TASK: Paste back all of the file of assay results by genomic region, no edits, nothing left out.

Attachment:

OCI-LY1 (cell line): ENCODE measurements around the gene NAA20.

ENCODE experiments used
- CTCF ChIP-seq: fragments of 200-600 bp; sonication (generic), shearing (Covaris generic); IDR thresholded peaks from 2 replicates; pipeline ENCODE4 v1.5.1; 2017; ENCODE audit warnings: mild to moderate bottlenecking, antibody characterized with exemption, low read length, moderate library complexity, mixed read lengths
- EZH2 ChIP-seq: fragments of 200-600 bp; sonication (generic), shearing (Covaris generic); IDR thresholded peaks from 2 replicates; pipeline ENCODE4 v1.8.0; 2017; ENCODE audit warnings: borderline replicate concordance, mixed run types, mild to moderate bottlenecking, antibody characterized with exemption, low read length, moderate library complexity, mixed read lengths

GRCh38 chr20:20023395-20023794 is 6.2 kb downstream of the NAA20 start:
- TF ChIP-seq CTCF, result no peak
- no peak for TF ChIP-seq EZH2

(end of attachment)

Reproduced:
OCI-LY1 (cell line): ENCODE measurements around the gene NAA20.

ENCODE experiments used
- CTCF ChIP-seq: fragments of 200-600 bp; sonication (generic), shearing (Covaris generic); IDR thresholded peaks from 2 replicates; pipeline ENCODE4 v1.5.1; 2017; ENCODE audit warnings: mild to moderate bottlenecking, antibody characterized with exemption, low read length, moderate library complexity, mixed read lengths
- EZH2 ChIP-seq: fragments of 200-600 bp; sonication (generic), shearing (Covaris generic); IDR thresholded peaks from 2 replicates; pipeline ENCODE4 v1.8.0; 2017; ENCODE audit warnings: borderline replicate concordance, mixed run types, mild to moderate bottlenecking, antibody characterized with exemption, low read length, moderate library complexity, mixed read lengths

GRCh38 chr20:20023395-20023794 is 6.2 kb downstream of the NAA20 start:
- TF ChIP-seq CTCF, result no peak
- no peak for TF ChIP-seq EZH2